He further said, to combat this situation, globally acclaimed supply, harm and demand reduction approaches are required. The whole process is a coordinated activity and no agency can implement this alone. For doing that an inter-departmental coordination is required. This activity must be conducted consciously to eradicate the existent problems.

Besides, people who are HIV positive and already undergoing treatment must be handled carefully so that they don’t rebound to drug use again or spread it even further. Meanwhile, there are many unregistered drug rehabilitation centres running across the country which must be brought under the jurisdiction of law to ensure proper quality of service. With all these steps taken, we’ll hopefully be able to fight this crisis in future, he added.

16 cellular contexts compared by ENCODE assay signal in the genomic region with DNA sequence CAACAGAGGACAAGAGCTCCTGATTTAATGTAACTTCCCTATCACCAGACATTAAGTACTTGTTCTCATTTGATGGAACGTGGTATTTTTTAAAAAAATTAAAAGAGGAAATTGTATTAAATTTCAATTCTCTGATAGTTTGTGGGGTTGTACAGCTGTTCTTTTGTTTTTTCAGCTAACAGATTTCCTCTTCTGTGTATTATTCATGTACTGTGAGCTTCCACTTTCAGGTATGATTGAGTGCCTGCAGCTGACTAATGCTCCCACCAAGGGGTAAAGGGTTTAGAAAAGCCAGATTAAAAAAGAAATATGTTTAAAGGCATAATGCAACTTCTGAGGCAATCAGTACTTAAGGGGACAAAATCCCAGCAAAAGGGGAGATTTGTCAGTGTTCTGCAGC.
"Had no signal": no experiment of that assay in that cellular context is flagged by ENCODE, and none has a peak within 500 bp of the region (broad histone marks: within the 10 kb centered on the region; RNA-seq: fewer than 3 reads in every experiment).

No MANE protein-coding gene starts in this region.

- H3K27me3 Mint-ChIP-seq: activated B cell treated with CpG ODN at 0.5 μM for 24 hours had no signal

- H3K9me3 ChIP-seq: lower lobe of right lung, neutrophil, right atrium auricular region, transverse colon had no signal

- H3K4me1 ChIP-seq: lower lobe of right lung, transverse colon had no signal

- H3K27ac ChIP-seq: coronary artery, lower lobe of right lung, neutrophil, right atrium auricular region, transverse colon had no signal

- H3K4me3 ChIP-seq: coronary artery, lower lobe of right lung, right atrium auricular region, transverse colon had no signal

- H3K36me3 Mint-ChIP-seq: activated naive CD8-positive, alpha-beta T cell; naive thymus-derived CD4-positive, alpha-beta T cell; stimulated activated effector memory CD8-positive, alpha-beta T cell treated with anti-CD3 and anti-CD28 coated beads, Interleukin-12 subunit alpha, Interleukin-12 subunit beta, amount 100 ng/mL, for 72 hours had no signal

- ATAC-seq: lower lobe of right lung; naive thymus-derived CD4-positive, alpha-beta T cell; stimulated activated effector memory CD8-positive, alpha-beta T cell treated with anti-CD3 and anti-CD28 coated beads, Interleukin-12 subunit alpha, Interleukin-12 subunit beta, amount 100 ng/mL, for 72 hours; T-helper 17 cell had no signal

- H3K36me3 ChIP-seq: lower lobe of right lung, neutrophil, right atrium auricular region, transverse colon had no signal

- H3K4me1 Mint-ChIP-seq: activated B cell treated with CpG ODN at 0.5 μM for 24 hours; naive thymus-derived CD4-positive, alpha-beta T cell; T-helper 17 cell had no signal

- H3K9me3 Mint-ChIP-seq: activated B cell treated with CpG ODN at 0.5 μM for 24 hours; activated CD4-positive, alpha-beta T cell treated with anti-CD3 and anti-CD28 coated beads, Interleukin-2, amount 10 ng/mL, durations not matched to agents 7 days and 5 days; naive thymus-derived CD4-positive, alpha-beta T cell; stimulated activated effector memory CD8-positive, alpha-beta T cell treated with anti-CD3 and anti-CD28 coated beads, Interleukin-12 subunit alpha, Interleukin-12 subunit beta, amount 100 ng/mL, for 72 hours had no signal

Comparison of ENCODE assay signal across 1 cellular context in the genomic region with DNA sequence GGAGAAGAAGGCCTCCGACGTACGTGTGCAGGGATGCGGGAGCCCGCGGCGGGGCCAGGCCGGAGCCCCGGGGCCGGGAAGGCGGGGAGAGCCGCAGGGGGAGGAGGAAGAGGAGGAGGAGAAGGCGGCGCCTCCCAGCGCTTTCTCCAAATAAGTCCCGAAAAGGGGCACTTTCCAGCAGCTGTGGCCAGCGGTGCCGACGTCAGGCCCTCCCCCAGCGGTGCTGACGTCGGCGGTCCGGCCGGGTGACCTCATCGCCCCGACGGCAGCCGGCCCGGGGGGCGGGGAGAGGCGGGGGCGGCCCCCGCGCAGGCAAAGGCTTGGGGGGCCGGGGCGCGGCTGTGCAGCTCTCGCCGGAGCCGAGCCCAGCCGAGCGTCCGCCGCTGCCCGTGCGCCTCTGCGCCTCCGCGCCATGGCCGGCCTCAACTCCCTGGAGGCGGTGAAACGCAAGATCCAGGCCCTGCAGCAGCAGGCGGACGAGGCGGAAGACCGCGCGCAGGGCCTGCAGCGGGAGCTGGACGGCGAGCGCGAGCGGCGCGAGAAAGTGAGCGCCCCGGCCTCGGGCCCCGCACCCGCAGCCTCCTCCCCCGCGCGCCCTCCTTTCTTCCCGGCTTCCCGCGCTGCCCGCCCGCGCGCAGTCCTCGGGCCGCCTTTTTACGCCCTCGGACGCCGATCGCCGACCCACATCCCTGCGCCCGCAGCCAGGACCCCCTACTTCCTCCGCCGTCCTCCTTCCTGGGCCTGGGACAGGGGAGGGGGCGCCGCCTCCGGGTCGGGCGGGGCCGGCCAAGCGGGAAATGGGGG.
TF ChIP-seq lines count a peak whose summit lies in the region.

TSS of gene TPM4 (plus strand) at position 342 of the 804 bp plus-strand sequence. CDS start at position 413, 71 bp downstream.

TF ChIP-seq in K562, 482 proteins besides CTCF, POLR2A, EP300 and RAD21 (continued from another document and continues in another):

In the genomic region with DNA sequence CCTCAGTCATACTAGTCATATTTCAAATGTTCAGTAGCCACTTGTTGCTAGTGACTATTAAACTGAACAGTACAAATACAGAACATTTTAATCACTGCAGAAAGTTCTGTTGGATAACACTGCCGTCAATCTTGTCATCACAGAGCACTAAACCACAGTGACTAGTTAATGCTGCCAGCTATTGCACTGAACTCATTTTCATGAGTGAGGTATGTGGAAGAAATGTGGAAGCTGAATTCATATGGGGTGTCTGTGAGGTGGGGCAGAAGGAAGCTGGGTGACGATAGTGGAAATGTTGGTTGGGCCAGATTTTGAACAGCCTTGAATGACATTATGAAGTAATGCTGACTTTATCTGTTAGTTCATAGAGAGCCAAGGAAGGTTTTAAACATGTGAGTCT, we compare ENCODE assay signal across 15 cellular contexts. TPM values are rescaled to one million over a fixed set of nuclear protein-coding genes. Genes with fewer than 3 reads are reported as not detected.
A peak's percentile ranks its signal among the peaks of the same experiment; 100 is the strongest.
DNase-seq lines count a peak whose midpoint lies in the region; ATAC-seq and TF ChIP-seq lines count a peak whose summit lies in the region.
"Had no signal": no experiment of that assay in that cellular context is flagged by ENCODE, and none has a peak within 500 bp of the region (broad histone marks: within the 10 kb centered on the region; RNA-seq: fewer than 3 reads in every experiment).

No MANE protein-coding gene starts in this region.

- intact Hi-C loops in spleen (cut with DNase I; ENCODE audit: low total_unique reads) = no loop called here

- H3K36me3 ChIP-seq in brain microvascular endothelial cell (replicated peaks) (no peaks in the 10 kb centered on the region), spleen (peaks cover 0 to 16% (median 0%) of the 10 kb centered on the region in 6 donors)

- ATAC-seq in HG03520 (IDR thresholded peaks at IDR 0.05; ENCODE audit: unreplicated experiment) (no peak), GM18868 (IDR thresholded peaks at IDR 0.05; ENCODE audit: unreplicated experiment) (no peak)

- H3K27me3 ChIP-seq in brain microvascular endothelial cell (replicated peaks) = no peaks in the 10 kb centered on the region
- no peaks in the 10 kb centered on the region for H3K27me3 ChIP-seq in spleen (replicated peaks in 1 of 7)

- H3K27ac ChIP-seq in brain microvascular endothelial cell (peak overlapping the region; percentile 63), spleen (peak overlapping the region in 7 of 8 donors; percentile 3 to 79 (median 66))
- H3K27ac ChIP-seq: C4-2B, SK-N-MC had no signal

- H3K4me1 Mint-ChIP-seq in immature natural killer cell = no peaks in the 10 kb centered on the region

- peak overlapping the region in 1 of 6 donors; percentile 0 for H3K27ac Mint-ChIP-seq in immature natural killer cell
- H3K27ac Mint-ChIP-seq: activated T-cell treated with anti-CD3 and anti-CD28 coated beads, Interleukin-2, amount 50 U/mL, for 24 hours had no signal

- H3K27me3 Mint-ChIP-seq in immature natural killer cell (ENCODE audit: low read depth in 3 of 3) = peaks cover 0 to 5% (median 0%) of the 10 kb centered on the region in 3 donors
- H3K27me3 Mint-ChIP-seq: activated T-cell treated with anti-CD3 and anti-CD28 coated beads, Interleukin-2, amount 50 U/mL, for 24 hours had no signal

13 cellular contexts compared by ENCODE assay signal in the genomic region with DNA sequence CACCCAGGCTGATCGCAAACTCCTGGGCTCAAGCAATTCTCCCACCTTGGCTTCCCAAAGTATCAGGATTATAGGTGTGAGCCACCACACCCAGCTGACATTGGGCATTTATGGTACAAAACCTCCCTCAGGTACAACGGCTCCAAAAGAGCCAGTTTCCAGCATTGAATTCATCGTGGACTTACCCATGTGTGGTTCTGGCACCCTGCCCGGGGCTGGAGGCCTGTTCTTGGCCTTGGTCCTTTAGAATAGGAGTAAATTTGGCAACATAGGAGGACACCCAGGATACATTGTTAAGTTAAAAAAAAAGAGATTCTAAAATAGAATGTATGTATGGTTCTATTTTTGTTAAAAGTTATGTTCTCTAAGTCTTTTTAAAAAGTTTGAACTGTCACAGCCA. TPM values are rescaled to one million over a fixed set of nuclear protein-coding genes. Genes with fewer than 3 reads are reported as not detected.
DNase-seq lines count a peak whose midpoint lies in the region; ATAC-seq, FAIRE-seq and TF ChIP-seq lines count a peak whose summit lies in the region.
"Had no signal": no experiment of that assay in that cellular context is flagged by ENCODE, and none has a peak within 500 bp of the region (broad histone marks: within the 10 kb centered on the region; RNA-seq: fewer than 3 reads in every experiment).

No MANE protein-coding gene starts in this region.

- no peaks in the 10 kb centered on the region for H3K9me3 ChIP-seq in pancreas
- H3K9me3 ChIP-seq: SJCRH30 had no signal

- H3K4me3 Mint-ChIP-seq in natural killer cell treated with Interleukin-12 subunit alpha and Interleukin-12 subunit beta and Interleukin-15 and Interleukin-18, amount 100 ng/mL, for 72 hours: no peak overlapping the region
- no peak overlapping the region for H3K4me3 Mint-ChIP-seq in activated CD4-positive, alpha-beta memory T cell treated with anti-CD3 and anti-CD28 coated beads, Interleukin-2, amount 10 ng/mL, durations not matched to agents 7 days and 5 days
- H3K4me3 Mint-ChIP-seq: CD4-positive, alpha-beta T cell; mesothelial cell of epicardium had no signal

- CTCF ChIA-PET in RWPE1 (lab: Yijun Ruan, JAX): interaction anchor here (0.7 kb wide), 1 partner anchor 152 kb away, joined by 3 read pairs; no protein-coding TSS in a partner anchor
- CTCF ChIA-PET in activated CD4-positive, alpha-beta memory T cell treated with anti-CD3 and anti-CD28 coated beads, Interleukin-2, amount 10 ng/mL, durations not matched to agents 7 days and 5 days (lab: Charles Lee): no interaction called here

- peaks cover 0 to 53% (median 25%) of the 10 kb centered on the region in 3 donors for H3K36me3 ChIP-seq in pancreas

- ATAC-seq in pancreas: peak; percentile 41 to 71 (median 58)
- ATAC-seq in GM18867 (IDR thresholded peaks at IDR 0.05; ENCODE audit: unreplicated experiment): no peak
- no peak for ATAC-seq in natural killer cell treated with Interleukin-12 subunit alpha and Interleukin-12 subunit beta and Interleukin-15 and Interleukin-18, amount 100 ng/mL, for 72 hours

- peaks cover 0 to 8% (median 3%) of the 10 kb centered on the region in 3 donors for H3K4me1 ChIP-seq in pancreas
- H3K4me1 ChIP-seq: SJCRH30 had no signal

Ahmedul Kabir, additional director general (admin), Directorate General of Health Services said, there are some local, national and international issues related to this. Harm reduction has a huge impact not only on individual level but also on community, social and national levels. Coordination between law enforcing and health agencies should be deployed to address these issues. And, awareness on these issues should be spread to the root level.

He also said that the sale and availability of drugs that are not prescribed should be monitored. Besides, these patients require proper rehabilitation as most of them are rootless people. The crisis we are facing is still at a limited scale if these issues are not addressed properly it can turn into a larger crisis.